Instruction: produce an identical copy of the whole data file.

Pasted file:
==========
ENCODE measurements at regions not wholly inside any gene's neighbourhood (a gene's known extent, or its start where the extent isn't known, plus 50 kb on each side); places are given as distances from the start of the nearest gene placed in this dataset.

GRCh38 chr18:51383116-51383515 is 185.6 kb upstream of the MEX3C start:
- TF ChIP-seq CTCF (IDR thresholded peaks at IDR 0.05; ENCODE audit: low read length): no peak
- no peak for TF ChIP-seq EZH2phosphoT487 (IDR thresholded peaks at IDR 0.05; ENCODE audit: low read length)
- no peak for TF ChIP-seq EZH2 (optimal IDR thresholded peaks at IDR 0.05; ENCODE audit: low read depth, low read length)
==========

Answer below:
ENCODE measurements at regions not wholly inside any gene's neighbourhood (a gene's known extent, or its start where the extent isn't known, plus 50 kb on each side); places are given as distances from the start of the nearest gene placed in this dataset.

GRCh38 chr18:51383116-51383515 is 185.6 kb upstream of the MEX3C start:
- TF ChIP-seq CTCF (IDR thresholded peaks at IDR 0.05; ENCODE audit: low read length): no peak
- no peak for TF ChIP-seq EZH2phosphoT487 (IDR thresholded peaks at IDR 0.05; ENCODE audit: low read length)
- no peak for TF ChIP-seq EZH2 (optimal IDR thresholded peaks at IDR 0.05; ENCODE audit: low read depth, low read length)